Fischer versus modern elite players
If you frequent chess forums, you are probably familiar with the endless debates about the strength of chess players from different eras. There will always be, for example, someone making the traditional statement that any decent master today would beat Paul Morphy to a pulp. It doesn’t matter that the character making such a claim is usually well below master level themselves.
It is easy to recommend to such a person, who is obviously suffering from an acute case of recency bias, to learn more about chess. But what about GM Hikaru Nakamura’s notorious interview from 2014 where he was asked how GM Bobby Fischer would cope with the best modern players like Nakamura himself? Hikaru’s response has been quoted millions of times on the internet: “Fischer would almost certainly lose to all of us!”
A lot could be said about Nakamura, but superficial knowledge of chess is definitely not one of them! So is he right?
Naturally, you can’t bring Fischer back and test his skills against modern grandmasters, but nonetheless, I’ll try a little experiment. I got this idea while watching the Chess.com Global Championship. Like everyone else, I really enjoyed the following beautiful combination. See if you can find it:
While the suit is very cute, it’s also quite simple, so I suspect Morphy and the aforementioned decent master from today would find it easily. But what really got me thinking was the position of the opening game. Why didn’t white capture black’s a8 rook at move 12?
Well, to be honest, that was an easy question for me since I’ve known the answer since my childhood. Fischer’s next game was a real eye-opener for me.
Since we discussed the game in this 2020 article, you shouldn’t be surprised that Fischer called his position the winner just three moves after white captured on a8. GM Nodirbek Abdusattorov was classically trained in chess as a child, so it’s no surprise that he didn’t fall into this trap. However, let’s revisit last week’s article. Do you remember that?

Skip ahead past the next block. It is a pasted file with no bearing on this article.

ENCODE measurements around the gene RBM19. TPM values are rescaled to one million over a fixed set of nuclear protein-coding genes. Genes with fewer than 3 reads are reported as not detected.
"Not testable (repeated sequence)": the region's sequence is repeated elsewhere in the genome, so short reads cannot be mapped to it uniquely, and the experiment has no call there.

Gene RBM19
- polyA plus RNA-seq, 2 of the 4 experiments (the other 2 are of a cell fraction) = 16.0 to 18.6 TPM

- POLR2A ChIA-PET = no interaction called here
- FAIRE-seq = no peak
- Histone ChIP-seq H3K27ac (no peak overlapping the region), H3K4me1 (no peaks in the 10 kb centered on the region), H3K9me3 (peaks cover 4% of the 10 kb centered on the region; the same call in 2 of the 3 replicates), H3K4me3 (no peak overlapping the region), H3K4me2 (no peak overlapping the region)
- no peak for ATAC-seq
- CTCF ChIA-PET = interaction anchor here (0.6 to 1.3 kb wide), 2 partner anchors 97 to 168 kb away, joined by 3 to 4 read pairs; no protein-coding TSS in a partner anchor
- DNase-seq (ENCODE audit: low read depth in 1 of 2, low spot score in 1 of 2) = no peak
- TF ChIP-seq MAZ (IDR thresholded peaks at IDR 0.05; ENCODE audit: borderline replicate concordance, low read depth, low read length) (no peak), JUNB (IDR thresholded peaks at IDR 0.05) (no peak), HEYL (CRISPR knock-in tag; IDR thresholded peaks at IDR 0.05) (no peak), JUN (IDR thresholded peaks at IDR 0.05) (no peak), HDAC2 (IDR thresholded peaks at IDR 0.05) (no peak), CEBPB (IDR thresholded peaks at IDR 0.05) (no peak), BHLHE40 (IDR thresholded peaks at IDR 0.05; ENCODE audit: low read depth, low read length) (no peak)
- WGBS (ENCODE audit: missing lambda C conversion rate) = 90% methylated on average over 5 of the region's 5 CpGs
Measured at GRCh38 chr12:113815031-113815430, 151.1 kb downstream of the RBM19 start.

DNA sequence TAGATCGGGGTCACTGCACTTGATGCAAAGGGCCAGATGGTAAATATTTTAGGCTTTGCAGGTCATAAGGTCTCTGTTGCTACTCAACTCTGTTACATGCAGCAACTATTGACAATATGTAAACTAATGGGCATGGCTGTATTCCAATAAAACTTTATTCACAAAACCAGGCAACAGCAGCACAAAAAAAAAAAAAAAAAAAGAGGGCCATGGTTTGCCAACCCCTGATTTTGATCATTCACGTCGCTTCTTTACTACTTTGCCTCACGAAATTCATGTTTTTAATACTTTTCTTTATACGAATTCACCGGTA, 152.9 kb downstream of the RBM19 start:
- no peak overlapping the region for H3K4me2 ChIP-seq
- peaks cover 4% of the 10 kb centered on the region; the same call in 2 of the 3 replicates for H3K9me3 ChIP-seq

Or take a look at another recent high-profile match between GMs Magnus Carlsen and Anish Giri:
In his annotations, Carlsen’s senior second GM, Peter Heine Nielsen, writes of 16…Qxa1: “A controversial move that has prompted opinions ranging from an understandable error to a criminal misunderstanding of the position. […] Here at some, including Magnus and [GM] Jan Gustafsson, it seemed obvious, while others, like Anish Giri or myself, found it less clear. […] computers are ruthless. They describe the queen’s move as a big mistake, leaving white with an immediately winning position.”
I really like this comment because it’s very informative, but I would really like to see Fischer’s reaction. If he hadn’t died laughing, he might say something like “No [kidding]Sherlock” referring to valuation while White is winning. Or maybe he would be fuming for a long time about the conspiracy of modern elite players trying to erase his chess heritage. Who knows what What would the mad genius do?One thing is clear: this “controversial” move was really chess 101 for him.
Here is another example from the highest level of the tournament:
In this case, capturing on a8 was not a decisive error since white could simply accept a draw at any time by repeating the moves. While GM Richard Rapport receives great credit and admiration from chess fans around the world for his unparalleled fighting spirit, his understanding of a position failed him in this case, and he paid a heavy price. .
As you could see from these many examples, something that was elementary for Fischer was not so obvious for modern elite players. So, was Nakamura completely wrong with his statement quoted at the beginning of this article?
Unfortunately, most chess sources only provide the first part of his answer. Here’s what American Chess Superman said: “Fischer would almost certainly lose to all of us, but that’s because the game has changed so fundamentally. If Fischer had a few years of using computers, I think he’d probably be on the same level.” Now that makes perfect sense!
Also, if we could take Fischer back to around 1972, give him modern engines and databases to practice on for a few years, and set up a game against any modern elite player, I’d put my money on Fischer against anyone but Carlsen, who is in a league of his own. Moreover, as Nielsen noted, the chess pattern we discussed today was as obvious to Magnus as it was to Fischer!